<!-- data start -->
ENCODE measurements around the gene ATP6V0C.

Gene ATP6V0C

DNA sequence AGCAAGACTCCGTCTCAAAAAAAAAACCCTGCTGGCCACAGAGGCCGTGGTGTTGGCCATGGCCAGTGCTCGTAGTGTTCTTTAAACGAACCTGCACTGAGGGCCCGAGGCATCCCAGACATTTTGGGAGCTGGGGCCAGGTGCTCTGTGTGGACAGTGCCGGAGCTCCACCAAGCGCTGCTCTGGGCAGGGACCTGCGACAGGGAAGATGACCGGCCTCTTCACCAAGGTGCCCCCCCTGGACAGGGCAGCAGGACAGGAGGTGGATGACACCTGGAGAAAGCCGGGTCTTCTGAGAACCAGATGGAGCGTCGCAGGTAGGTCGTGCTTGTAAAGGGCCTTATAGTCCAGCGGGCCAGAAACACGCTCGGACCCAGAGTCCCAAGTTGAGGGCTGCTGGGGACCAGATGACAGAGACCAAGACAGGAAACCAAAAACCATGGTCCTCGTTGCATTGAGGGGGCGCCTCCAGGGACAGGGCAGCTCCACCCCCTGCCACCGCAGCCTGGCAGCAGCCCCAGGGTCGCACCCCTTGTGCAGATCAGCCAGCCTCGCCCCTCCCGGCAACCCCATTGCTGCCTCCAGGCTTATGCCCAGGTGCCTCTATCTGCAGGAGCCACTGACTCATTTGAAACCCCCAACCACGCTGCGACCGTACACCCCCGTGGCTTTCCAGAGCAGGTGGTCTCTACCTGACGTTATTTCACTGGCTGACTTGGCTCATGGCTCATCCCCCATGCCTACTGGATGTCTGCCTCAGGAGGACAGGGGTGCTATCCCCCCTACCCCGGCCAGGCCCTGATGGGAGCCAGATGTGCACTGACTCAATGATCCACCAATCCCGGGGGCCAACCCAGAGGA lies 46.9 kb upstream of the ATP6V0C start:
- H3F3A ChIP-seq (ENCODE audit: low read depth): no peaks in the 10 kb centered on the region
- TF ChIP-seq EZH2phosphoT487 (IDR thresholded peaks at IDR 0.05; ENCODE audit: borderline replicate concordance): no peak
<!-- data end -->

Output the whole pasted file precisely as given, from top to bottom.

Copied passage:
ENCODE measurements around the gene ATP6V0C.

Gene ATP6V0C

DNA sequence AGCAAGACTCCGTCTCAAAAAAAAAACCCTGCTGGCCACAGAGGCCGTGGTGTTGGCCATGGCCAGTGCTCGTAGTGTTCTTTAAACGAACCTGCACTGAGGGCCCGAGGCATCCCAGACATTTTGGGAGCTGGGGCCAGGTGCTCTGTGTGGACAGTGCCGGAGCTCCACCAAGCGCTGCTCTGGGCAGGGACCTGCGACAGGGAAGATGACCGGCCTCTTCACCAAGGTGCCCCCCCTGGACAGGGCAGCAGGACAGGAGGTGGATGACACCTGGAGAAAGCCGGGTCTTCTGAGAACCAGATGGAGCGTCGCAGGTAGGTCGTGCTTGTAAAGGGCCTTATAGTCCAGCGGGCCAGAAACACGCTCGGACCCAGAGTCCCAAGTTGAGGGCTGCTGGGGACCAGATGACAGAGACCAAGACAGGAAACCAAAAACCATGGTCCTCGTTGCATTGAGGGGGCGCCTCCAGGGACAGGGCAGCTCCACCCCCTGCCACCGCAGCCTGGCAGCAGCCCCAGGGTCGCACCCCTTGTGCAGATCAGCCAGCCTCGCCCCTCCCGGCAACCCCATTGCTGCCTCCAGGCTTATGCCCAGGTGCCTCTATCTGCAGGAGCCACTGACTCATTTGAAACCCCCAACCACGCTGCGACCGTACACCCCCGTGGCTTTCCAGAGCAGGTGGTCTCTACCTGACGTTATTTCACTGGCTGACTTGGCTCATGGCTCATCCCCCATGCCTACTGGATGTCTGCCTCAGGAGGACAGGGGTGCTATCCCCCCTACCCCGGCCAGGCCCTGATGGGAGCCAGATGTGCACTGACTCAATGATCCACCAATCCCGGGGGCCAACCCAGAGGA lies 46.9 kb upstream of the ATP6V0C start:
- H3F3A ChIP-seq (ENCODE audit: low read depth): no peaks in the 10 kb centered on the region
- TF ChIP-seq EZH2phosphoT487 (IDR thresholded peaks at IDR 0.05; ENCODE audit: borderline replicate concordance): no peak